Oil and Gas Leasing:
Past Work Identifies Numerous Challenges with Interior's Oversight
GAO-11-487T: Published: Mar 17, 2011. Publicly Released: Mar 17, 2011.
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The Department of the Interior oversees oil and gas activities on leased federal lands and waters. Revenue generated from federal oil and gas production is one of the largest nontax sources of federal government funds, accounting for about $9 billion in fiscal year 2009. For onshore leases, Interior's Bureau of Land Management (BLM) has oversight responsibilities. For offshore leases, the newly created Bureau of Ocean Energy Management, Regulation, and Enforcement (BOEMRE), has oversight responsibilities. Prior to BOEMRE, the Minerals Management Service's (MMS) Offshore Energy and Minerals Management Office oversaw offshore oil and gas activities, while MMS's Minerals Revenue Management Office collected revenues from all oil and gas produced on federal leases. Over the past several years, GAO has issued numerous recommendations to the Secretary of the Interior to improve the agency's management of oil and gas resources. In 2011, GAO identified Interior's management of oil and gas resources as a high risk issue. GAO's work in this area identified challenges in five areas: (1) reorganization, (2) balancing responsibilities, (3) human capital, (4) revenue collection, and (5) development of existing leases.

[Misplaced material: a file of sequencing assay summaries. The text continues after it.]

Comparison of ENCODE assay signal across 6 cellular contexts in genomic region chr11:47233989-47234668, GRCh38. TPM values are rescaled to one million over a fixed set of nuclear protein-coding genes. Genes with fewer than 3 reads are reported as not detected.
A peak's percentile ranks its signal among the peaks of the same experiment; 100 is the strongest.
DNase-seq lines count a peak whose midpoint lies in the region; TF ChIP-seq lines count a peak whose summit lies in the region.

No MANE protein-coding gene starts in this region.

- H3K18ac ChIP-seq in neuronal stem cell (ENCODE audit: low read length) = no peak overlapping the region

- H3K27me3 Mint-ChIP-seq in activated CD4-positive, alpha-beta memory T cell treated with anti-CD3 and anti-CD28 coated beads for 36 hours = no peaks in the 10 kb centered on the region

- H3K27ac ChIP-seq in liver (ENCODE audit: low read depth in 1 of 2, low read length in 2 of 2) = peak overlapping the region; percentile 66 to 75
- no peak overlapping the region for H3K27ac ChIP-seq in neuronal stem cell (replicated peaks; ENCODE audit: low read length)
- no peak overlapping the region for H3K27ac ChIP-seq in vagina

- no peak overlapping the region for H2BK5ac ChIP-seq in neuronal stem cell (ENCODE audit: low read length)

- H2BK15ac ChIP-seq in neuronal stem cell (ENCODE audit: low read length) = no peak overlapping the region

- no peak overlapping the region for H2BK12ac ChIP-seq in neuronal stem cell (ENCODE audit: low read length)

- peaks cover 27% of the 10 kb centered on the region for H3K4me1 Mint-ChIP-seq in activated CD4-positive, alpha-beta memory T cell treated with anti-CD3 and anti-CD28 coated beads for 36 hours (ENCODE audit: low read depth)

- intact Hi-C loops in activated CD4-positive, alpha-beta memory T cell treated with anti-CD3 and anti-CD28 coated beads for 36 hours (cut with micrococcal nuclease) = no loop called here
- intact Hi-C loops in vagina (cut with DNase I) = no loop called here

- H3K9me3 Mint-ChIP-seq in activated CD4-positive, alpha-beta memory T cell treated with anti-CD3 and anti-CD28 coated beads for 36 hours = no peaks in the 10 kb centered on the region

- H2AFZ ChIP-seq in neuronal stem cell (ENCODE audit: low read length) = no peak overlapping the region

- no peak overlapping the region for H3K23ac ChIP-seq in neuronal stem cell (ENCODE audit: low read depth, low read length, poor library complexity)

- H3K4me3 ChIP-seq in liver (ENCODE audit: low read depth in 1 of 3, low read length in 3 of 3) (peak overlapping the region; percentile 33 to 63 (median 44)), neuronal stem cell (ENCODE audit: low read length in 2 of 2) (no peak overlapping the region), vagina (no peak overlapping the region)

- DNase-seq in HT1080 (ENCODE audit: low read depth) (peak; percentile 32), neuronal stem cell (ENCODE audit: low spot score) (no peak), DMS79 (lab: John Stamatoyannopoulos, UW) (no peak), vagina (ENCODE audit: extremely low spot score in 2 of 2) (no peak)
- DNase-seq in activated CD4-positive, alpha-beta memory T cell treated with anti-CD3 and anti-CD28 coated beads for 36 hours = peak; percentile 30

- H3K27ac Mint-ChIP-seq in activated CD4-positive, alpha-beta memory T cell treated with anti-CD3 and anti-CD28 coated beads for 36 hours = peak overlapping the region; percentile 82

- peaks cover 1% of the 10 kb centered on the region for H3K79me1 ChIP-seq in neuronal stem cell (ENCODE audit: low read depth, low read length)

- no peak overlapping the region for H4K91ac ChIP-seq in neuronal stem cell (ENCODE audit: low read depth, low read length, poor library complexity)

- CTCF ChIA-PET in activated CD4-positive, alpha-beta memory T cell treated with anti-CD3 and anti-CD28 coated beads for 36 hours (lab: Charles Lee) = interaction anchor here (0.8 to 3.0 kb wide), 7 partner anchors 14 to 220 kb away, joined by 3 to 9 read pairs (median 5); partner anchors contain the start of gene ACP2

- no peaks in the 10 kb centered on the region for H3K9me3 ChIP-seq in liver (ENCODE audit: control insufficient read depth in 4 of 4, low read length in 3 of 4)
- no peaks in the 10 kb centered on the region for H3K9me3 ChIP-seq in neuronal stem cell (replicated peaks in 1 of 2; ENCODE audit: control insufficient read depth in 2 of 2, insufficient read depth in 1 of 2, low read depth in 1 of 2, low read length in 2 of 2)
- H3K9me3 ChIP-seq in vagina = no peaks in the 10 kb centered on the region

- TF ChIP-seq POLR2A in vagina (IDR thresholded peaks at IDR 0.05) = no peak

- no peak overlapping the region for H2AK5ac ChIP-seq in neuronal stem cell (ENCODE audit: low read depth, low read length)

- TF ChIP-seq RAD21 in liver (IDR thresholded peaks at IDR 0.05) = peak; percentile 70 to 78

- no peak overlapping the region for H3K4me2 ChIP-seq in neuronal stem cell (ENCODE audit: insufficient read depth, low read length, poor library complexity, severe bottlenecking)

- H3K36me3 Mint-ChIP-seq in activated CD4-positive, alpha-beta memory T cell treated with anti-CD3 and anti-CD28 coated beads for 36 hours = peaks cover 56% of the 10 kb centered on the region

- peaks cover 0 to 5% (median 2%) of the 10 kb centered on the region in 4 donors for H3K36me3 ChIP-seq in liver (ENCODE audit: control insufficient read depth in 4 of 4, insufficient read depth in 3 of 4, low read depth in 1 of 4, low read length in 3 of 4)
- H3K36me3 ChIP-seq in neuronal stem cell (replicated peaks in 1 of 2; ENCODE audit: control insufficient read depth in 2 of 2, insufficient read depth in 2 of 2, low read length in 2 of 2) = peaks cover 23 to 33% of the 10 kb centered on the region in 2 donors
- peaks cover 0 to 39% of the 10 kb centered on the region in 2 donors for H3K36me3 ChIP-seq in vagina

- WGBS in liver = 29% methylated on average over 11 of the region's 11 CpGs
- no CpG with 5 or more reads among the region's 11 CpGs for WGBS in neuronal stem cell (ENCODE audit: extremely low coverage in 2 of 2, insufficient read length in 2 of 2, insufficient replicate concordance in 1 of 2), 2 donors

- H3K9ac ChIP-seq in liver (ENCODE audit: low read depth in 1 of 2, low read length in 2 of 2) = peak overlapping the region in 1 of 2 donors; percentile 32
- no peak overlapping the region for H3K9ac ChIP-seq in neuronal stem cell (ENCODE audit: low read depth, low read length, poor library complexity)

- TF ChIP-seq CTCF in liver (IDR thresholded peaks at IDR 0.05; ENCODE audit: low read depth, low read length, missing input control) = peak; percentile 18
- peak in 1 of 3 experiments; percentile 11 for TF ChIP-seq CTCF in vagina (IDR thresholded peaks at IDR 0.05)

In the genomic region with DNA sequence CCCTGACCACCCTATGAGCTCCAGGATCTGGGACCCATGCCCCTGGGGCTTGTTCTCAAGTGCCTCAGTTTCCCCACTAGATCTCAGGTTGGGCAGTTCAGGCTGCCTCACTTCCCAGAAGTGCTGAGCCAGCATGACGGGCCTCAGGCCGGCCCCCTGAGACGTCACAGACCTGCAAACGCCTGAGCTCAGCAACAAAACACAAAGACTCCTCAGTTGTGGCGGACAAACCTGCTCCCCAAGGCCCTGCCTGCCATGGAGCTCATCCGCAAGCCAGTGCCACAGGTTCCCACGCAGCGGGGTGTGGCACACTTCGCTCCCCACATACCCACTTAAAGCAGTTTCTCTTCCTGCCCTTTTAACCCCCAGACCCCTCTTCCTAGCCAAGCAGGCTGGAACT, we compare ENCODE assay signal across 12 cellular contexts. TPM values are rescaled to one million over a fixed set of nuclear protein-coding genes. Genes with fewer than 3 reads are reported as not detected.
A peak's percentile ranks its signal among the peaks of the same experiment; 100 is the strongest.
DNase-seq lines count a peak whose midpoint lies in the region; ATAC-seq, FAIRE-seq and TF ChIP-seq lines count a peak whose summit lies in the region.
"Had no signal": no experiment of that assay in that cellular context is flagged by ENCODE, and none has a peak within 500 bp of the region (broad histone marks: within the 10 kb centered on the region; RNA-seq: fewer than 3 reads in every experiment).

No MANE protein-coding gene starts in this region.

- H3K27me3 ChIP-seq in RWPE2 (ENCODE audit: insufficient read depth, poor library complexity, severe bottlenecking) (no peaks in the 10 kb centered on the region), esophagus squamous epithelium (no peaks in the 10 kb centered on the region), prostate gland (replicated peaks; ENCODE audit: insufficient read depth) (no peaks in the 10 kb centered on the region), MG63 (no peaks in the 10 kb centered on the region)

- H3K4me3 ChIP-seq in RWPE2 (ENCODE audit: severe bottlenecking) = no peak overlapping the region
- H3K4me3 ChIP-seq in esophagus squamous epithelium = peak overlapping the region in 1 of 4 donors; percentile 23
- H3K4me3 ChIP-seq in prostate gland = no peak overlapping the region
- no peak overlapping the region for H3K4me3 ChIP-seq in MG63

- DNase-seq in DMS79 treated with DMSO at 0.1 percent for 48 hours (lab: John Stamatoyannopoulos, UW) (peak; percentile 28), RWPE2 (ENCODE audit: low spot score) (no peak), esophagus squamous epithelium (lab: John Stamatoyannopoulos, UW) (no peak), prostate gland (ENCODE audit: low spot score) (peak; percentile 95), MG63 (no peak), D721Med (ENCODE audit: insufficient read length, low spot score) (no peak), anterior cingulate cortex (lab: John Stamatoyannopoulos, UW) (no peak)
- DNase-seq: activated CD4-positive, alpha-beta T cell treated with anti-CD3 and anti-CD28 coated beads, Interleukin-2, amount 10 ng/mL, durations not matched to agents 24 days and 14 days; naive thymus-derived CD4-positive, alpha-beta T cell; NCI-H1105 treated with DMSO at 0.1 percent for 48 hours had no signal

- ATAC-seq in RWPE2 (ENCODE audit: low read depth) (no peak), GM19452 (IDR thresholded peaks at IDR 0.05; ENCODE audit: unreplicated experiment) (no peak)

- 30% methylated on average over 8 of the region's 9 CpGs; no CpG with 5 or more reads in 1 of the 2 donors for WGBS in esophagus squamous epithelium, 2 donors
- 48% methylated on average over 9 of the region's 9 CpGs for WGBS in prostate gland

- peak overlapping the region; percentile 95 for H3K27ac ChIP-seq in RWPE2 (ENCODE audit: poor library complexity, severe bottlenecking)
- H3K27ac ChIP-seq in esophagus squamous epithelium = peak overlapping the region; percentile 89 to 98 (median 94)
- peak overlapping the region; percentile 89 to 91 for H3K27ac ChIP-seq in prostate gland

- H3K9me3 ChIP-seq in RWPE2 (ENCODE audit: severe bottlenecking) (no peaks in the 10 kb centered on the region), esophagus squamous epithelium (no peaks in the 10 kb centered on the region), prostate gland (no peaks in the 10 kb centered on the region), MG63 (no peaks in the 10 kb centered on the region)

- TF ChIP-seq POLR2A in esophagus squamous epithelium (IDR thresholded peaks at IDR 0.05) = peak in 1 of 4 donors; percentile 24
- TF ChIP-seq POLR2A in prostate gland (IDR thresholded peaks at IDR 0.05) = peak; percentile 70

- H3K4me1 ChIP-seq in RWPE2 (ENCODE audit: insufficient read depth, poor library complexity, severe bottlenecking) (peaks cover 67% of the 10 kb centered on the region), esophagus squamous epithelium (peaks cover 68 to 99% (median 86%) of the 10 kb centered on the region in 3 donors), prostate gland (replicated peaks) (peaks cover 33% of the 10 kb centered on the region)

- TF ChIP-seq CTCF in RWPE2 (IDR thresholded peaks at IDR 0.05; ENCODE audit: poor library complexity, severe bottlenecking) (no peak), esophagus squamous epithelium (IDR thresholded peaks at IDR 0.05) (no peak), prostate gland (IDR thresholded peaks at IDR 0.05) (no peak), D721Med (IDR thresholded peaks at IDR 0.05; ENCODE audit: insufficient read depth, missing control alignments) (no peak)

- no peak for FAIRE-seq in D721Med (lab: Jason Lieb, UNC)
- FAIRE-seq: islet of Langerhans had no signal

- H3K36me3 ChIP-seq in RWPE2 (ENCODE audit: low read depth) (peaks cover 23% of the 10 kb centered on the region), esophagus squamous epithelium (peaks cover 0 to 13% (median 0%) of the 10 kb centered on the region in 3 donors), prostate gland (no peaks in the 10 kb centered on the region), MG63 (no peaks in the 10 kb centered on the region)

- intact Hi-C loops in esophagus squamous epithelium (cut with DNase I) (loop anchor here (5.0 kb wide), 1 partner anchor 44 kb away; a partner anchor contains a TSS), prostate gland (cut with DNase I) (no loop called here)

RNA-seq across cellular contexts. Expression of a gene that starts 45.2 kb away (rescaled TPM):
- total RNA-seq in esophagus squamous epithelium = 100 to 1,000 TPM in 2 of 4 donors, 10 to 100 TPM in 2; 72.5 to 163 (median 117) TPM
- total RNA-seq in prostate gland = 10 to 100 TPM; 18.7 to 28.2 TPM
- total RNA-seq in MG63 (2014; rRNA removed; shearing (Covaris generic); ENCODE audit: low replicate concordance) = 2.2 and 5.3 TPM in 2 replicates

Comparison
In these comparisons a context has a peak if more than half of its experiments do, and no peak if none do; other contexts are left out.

Reorganization: Interior's reorganization of activities previously overseen by MMS will require time and resources and may pose new challenges. Interior began a reorganization in May 2010 that will divide MMS into three separate bureaus--one focusing on revenue collection, another on leasing and environmental reviews, and yet another on permitting and inspections. While this reorganization may eventually lead to more effective operations, GAO has reported that organizational transformations are not simple endeavors. GAO is concerned with Interior's ability to undertake this reorganization while meeting its revenue collection and oil and gas oversight responsibilities. Balancing Responsibilities: GAO has reported that Interior has experienced several challenges with meeting its responsibilities for providing for the development of oil and gas resources while managing public lands for other uses, including wildlife habitat. In January 2010, GAO reported that, while BLM requires oil and gas operators to reclaim the land they disturb and post a bond to help ensure they do so, not all operators perform reclamation. For fiscal years 1988 through 2009, BLM spent about $3.8 million to reclaim 295 so-called "orphaned" wells--because reclamation had not been done, and other resources, including the bond, were insufficient to pay for it. Human Capital: GAO has reported that BLM and MMS have encountered persistent problems in hiring, training, and retaining sufficient staff to meet their oversight and management responsibilities for oil and gas operations. For example, in March 2010, GAO reported that BLM and MMS experienced high turnover rates in key oil and gas inspection and engineering positions responsible for production verification activities. As a result, Interior faces challenges meeting its responsibilities to oversee oil and gas development on federal leases, potentially placing both the environment and royalties at risk. Revenue Collection: While federal oil and gas resources generate billions of dollars in annual revenues, past GAO work has found that Interior may not be properly assessing and collecting these revenues. In September 2008, GAO reported that Interior collected lower levels of revenues for oil and gas production in the deep water of the U.S. Gulf of Mexico than all but 11 of 104 oil and gas resource owners whose revenue collection systems were evaluated in a comprehensive industry study. Nonetheless, Interior has not completed a comprehensive assessment of its revenue collection policies and processes in over 25 years. Additionally, in March 2010, GAO reported that Interior was not consistently completing inspections to verify volumes of oil and gas produced from federal leases. Development of Existing Leases: In October 2008, GAO reported that Interior could do more to encourage the development of existing oil and gas leases. Federal leases contain one provision--increasing rental rates over time for offshore 5-year leases and onshore leases--to encourage development. In addition to escalating rental rates, states undertake additional efforts to encourage lessees to develop oil and gas leases more quickly, including shorter lease terms and graduated royalty rates.